I recognize the black-winged stilt (Himantopus himantopus) pretty easily by its long red legs and the black wings on an otherwise white bird. Its name is highly appropriate. Interestingly, it is found across the world in a belt around the equator between about 40 degrees north and about that far south. Nor are they rare. I see them in the tidal waters around Mumbai whenever I’ve let myself get pretty rusty about waterbirds recently, but when we made a trip to Jamnagar, this was still one of the birds I remembered.
You can easily tell the difference between a male and a female: the male has glossy black wings, but the female has dark brown wings, like in the photo above. The very minor difference between the sexes means that they share the job of rearing their young. They usually stride about pretty confidently in shallow waters, so when I saw a female extract her toes from the water and wiggle it around, I knew that she was stirring up the water in the hope of bringing some insects to the surface, in order to pick it up in its long and elegant bill. It does plunge its head into the water sometimes, but it does that so seldom that I guess it is not something it really wants to do.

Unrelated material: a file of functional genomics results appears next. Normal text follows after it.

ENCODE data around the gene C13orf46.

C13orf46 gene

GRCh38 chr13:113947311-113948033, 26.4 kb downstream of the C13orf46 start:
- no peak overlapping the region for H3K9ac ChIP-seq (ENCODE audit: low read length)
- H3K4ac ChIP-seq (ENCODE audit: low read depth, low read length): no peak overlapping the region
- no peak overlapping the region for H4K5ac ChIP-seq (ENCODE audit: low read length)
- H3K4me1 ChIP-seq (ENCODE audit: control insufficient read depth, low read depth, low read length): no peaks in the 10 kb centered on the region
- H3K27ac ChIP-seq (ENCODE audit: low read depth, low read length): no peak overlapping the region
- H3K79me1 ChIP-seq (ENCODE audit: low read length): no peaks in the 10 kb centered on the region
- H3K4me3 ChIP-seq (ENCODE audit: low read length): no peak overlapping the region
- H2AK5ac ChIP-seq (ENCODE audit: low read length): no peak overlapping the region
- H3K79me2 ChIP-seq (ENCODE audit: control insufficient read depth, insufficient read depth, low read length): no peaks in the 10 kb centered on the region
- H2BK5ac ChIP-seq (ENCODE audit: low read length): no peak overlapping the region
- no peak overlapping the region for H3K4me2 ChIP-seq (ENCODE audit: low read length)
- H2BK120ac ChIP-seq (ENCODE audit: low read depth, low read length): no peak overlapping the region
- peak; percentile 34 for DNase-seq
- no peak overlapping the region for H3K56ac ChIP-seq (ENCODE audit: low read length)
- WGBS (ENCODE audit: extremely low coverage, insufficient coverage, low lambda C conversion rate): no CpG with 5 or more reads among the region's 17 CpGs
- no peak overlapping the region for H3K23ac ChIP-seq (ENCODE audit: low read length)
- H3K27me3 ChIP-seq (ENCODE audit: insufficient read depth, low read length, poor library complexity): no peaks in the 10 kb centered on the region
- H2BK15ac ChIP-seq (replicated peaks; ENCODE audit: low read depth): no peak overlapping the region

Some time back I found that birds sleep with half their brain at a time. Also, waders like to sleep out in the water, and retract the leg connected to the sleeping hemisphere of their brains. Ever since then I’ve had a little thrill of recognition when I find a bird standing on one leg. This one looked around once; there is really no human equivalent of this, but I could imagine me dozing on a railway platform and looking up sleepily at an odd noise.